12/08/2021 | Press release | Distributed by Public on 12/08/2021 13:11
Black, immigrant Minnesotans power Amazon's rapid expansion but bear stark human costs; warehouse conditions marked by racial pay inequities, high turnover, harmful discipline practices
TWIN CITIES, Minn.- As the U.S. grapples with a shortage of workers in the warehousing industry, a new analysis from the National Employment Law Project (NELP) reveals extreme worker injury rates, high turnover, racial pay inequities, and harmful surveillance and discipline practices at Amazon warehouses in Minnesota. The report comes as the corporate giant expands its footprint throughout the country and the state, promising massive growth yet raising grave concerns for workers and communities in Minnesota and beyond.
"Amazon has not lived up to its promise of providing economic security and safe and stable employment. Instead, it has left Minnesotans with injured bodies and unsustainable, dead-end jobs," said Rebecca Dixon, executive director of NELP. "It's time for Minnesota lawmakers and regulators to take action to address the harms to workers, families, and communities caused by Amazon's operations and hold this company to the standard of safe, family-sustaining jobs and healthy, equitable workplaces."
The report examines the newest data from the Occupational Safety and Health Administration, U.S. Census, and the Bureau of Labor Statistics for Amazon warehouses in Minnesota, with a particular focus on the two longest-standing Amazon warehouses in the state, located in the Twin Cities suburb of Shakopee. Researchers identified the following job quality problems:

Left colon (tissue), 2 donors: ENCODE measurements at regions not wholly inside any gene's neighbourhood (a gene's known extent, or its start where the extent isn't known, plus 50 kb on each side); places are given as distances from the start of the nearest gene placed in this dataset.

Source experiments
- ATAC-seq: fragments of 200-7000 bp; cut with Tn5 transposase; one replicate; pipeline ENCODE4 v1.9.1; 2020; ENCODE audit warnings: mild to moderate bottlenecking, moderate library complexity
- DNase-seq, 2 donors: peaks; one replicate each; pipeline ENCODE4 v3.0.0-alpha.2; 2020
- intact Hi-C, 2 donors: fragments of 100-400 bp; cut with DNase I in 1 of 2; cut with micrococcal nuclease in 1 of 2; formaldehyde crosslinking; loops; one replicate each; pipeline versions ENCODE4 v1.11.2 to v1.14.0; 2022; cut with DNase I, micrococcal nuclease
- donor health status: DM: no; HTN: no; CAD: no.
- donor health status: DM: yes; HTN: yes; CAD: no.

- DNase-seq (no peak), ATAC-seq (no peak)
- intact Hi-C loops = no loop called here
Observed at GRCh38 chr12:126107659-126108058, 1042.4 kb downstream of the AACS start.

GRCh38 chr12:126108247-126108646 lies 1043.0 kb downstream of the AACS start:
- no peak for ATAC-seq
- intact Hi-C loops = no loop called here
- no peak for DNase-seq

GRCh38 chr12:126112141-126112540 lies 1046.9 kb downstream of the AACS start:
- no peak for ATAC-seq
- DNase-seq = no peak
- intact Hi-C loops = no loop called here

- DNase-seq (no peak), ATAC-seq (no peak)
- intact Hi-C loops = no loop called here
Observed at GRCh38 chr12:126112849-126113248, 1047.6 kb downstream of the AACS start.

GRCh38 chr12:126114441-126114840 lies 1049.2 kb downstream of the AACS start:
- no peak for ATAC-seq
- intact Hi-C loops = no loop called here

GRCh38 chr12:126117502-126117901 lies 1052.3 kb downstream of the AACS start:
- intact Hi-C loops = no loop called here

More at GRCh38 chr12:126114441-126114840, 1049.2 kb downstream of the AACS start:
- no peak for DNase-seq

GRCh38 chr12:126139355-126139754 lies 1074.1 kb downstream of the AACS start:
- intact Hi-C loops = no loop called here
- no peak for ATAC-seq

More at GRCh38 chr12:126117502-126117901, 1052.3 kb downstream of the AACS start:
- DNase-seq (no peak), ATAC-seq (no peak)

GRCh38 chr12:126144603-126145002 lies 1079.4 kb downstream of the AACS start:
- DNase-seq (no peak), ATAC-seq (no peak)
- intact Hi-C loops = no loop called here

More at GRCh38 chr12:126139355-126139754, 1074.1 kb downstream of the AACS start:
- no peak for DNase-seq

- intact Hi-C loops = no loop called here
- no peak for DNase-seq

"When Amazon came to the Twin Cities, they intentionally and heavily recruited from the East African community. Everyone was excited and we were expecting good, safe, reliable jobs. Quickly, we learned that's not the case at Amazon," said Abdirahman Muse, executive director of The Awood Center, a community organization supporting workers. "As this report shows, Amazon has been reinforcing racial and economic inequities, rather than addressing them."
While Amazon has received attention nationally over poor workplace conditions, conditions at Minnesota's Amazon distribution facilities have historically been even worse on average than at other Amazon facilities around the country, with higher rates of serious injuries and more turnover.
"It's unacceptable that employees at Amazon's Minnesota warehouses stand a one in nine chance of being injured in a year and are more than twice as likely to get injured as those at non-Amazon warehouses," said U.S. Senator Tina Smith. "This disturbing treatment of Minnesota workers by one of America's largest and most profitable employers deserves greater attention and scrutiny. I'm grateful for the Awood Center and the National Employment Law Project's important work, which has exposed how Amazon views their workers as expendable."
The report emphasizes that the dangerously rapid pace of work at Amazon warehouses-which the company enforces through its disciplinary practices and electronic surveillance systems-are a major cause of the injury crisis at its warehouses. In sum, the report finds that employment at Amazon is dangerous and unsustainable for Minnesota workers and places a particular burden on Twin Cities Black and East African communities.
"I personally know people with knee, back, shoulder, hand injuries. People have left the job because of injuries. They can't go on," said J., an Amazon worker quoted in the report.
The report outlines recommendations for state lawmakers and regulators to address the urgent needs of the workers who have been adversely affected by the company's operations:
The Awood Center plans to host a press conference on Monday December 13th, where workers will react to the report's stunning findings.
READ THE NEW REPORT:
Injuries, Dead-End Jobs, and Racial Inequity in Amazon's Minnesota Operations